While the guarantee trust is not new to the Republic of Panama, it has only recently become the primary assurance or collateral mechanism in automobile bank financing. Panama’s guarantee trust legislation dates back to 1925, but current legislation was enacted in 1984. In addition to automobile bank financing, guarantee trusts can also be used in real estate financing. However, this is a smaller growth industry, since guarantee trusts do not provide the same tax incentives granted to mortgages, such as preferential interest and deductibility of mortgage interest on income tax. The guarantee or collateral trust is a cost-effective and efficient alternative to traditional commercial financing mechanisms which require judicial enforcement.
1. WHAT IS A GUARANTEE TRUST?
A guarantee trust is a contract entered into by a person (the borrower) known as the Settlor, who transfers certain property assets to another person, known as the Trustee. That property serves as collateral for a financial obligation contracted with a third person (the creditor), known as the Beneficiary.
2. WHO ARE THE PARTIES INVOLVED IN A GUARANTEE TRUST?
There are three parties involved in any Guarantee or Collateral Trust:
- THE SETTLOR is the person who receives the funding to purchase a vehicle / property and who transfers that property to the Trustee as security for the financing.
- THE TRUSTEE is the person to whom the Settlor transfers the vehicle / property as collateral for the financing.
- THE BENEFICIARY is the Lender or Creditor/Financing Institution that provides the financing which is secured with the vehicle / property transferred to the Trustee.
3. WHAT IS THE PURPOSE OF A GUARANTEE TRUST?
A guarantee or collateral trust essentially assures the Beneficiary (creditor) that the Settlor (borrower) will faithfully and timely pay the principal and interest of the commercial financing granted.
4. WHAT HAPPENS TO PROPERTY IN A GUARANTEE TRUST?
The vehicle / property that become part of the guarantee or collateral trust is security for the financial obligations contracted with the bank or financial institution that financed the purchase.
5. WHAT RIGHTS DOES THE TRUSTEE HOLD ON ASSETS (COLLATERAL)?
The rights held by the Trustee are limited to the fulfillment of the purpose of the guarantee trust, which is to ensure that the Beneficiary will be paid the obligation contracted by the Settlor. This means that the Settlor will have full control of the vehicle / property acquired, as long as he/she is up-to-date with all of the obligations contracted with the Beneficiary and complies with the terms of the guarantee trust. Only in the case of a breach of these obligations shall the Trustee be entitled to take control/dispose of the vehicle / property as security in order to achieve payment of all outstanding obligations.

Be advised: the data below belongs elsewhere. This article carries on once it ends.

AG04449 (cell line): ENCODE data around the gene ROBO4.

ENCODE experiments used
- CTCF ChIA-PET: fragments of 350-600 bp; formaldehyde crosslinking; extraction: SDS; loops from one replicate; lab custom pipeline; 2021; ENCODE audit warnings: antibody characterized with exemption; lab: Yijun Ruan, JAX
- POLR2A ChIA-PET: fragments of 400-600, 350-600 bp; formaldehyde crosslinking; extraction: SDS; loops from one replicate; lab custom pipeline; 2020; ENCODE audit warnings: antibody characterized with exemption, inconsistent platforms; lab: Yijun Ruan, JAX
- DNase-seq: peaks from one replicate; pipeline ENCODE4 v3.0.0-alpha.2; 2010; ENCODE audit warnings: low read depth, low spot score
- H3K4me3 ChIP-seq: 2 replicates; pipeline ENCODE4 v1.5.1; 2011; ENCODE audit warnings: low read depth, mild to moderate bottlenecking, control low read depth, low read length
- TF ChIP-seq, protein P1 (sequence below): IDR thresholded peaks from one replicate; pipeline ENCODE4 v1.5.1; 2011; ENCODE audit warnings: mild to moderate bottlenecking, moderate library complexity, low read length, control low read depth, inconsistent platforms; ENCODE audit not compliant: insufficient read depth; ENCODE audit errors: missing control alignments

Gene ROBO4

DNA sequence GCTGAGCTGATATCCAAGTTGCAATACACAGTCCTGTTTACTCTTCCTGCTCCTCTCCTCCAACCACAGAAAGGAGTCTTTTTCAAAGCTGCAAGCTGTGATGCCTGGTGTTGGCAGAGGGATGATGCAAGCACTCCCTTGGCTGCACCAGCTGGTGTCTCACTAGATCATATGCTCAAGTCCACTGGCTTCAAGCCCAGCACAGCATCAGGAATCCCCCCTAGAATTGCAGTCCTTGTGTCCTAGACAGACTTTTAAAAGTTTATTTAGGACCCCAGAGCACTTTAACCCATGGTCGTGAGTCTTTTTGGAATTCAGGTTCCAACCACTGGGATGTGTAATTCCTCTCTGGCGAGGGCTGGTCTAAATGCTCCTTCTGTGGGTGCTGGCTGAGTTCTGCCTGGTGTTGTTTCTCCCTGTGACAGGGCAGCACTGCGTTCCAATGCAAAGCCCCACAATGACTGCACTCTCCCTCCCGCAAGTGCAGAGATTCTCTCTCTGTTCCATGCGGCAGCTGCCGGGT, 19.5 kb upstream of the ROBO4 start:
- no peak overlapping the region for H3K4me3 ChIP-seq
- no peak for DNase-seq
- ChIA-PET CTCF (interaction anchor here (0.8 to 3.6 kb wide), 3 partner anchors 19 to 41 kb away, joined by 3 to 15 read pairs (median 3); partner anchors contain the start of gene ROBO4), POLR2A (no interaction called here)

6. HOW DOES THE GUARANTEE TRUST TRANSACTION TAKE PLACE?
Once funding has been approved by the bank or financial institution, the Settlor signs the following documents:
- A Loan Agreement is the document containing the terms and conditions of the obligation undertaken by the Settlor with regard to the Beneficiary. The loan agreement describes the entire transaction and specifies the rights and obligations of the parties.
- The Trust Agreement is the contract that gives rise to the fiduciary relationship between Mossfon Trust Corporation, the Financial Institution, and the Settlor. The Trust Agreement will be signed each time funding is granted; it is through this document that ownership of the vehicle / property used as collateral will be transferred to Mossfon Trust.
7. WHAT ADVANTAGES DOES A GUARANTEE TRUST PROVIDE?
- Reduction of legal costs and transaction time: A guarantee trust for a vehicle or other property does not need to be formalized by public deed or registered at the Panama Public Registry. This type of financial mechanism significantly reduces the costs involved and makes the transaction time quicker and more dynamic.
- Expedited enforcement: In the case of non-compliance, guarantee trusts can be enforced immediately and without judicial procedures since the assets in a guarantee trust constitute an autonomous equity or property. This means that the equity or property held by the Trustee can be exercised as property rights, and not as credit rights, as in a mortgage.